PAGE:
We spoke about, and explained, glide lines -- as being one of the translational symmetries occurring in 2-D periodic patterns -- in the first part of out website (accessible by back to homepage) in the Special Series : Part I of the subseries Internal Structure of Crystals. So here it is enough to reproduce one Figure explaining what a glide line is :
A glide line is a combination of a translation and a reflection with respect to a line parallel to the translation. If the translational aspect is removed we end up with a mirror line.
See Figure 17.
Figure 17. The operation of a glide line performed on a motif. The initial motif is translated by the vector t/2 parallel to the glide line, immediately followed by a reflection with respect to that glide line. The shortest translational distance between motifs in the direction of the glide line is t. |
In the above Figure the glide line is indicated by a solid line, but normally we indicate it by a dashed line (as we did in Figure 16), as to distinguish it from a mirror line.
Figure 18. Effect of the operation g (glide reflection) on a composed motif. The latter is first relected in the (glide) line, resulting in just a transient motif (light blue), and then translated along that same line. The resulting new (composed) motif (purple), representing four new group elements, is differently orientated then the motifs produced so far. It combines with an existing (composed) motif to form the ultimate composed motif as we see it in Figure 1.
Taking into account the direction of the translation involved in this glide reflection we could denote the latter as g^{-1} .
So the resulting pattern is the following :
Figure 19. Ultimate effect of the glide reflection g on one particular composed motif.
If we concentrate just on what happens to the initial basic motif -- the single comma we started with, denoted by 1 -- we see the new motif unit appear, representing the new group element g^{-1} :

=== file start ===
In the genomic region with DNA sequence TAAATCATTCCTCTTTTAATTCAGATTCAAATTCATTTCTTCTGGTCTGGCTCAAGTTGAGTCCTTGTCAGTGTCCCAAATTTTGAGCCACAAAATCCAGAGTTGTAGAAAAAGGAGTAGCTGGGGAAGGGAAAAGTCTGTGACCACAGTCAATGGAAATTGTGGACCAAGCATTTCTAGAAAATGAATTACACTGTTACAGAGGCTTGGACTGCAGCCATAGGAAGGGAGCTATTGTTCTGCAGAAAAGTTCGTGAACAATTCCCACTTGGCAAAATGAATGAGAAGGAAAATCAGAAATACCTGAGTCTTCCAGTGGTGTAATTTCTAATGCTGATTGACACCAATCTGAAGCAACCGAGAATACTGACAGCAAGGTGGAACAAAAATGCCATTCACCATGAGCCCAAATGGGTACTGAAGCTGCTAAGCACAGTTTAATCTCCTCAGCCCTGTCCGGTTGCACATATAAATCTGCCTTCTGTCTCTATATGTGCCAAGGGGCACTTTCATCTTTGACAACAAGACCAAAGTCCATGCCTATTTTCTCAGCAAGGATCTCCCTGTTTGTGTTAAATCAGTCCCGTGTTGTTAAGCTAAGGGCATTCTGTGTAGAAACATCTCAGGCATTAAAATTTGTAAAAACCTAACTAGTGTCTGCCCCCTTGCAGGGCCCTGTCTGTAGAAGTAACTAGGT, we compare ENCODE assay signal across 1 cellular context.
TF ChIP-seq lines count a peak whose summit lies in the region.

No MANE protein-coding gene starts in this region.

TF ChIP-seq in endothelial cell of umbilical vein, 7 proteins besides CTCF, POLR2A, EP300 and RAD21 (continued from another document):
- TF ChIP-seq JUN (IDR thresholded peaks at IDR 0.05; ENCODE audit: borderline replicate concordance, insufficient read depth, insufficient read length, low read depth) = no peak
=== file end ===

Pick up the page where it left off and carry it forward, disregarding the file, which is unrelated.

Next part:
Figure 20. The element g^{-1} generated by the glide reflection, from the element 1 .
If we concentrate just on what happens to the motif unit representing the group element b , we see a new motif appear, representing the group element g^{-1}b :
Figure 21. The element g^{-1}b generated by the glide reflection, from the element b .
If we concentrate just on what happens to the motif unit representing the group element bat , we see a new motif appear, representing the group element g^{-1}bat :
Figure 22. The element g^{-1}bat generated by the glide reflection, from the element bat .
If we, finally, concentrate just on what happens to the motif unit representing the group element at , we see a new motif appear, representing the group element g^{-1}at :
Figure 23. The element g^{-1}at generated by the glide reflection, from the element at .
The next Figure shows the generation of still more composed motifs by the action of the glide reflection on the initially generated composed motif (Figure 19). Both directions are taken into account ( g^{-1} and g ) :
Figure 24. The action of the glide reflection (glide line) g on the initially generated composed motif produces more such composed motifs, and with it many more group elements.
Next we consider the effect of the mirror line b on the whole of the pattern produced so far :
Figure 25. The pattern so far obtained is reflected in the mirror line b resulting in the appearance of still more motifs and correspondingly many new group elements.
The glide line g produces yet another composed motif. See next Figure.
Figure 26. A new composed motif (purple) produced from one already present (red) (the light blue 'motif' is not a new motif, it is just a intermediate state of the action of the glide reflection).
This new motif is then reflected in the mirror line a :
Figure 27. The new (composed) motif (red) generated in the previous Figure is reflected in the mirror line a and produces yet another (composed) motif (purple).
Yet another composed motif can be produced by the glide reflection g from an already existing composed motif :
Figure 28. A new composed motif (purple) is generated by the glide reflection g from an already existing composed motif (red).
And this new (composed) motif can be reflected in the mirror line a producing yet another (composed) motif :
Figure 29. A new composed motif (purple) generated by a reflection in a , from an already existing composed motif (red).
The glide reflection produces yet another composed motif :
Figure 30. A new composed motif (purple) is generated by the glide line g , from an already existing composed motif (red).
Thus the pattern, so far produced, is the following :
Figure 31. The pattern, so far produced by the generators t, a, b, and g.
It is clear that we can produce the whole pattern -- as it was (partially, and with a somewhat different length of the translation) given in Figure 1 -- i.e. we can go on indefinitely to extend the pattern as far as we please, without needing further new generators (i.e. no new generators, in addition to the four mentioned, are needed). And while extending in this way the pattern we thereby automatically generate more and more group elements. Indeed we have to do with an infinite group.
In the next document we continue our group theoretic study of (other) two-dimensional periodic patterns.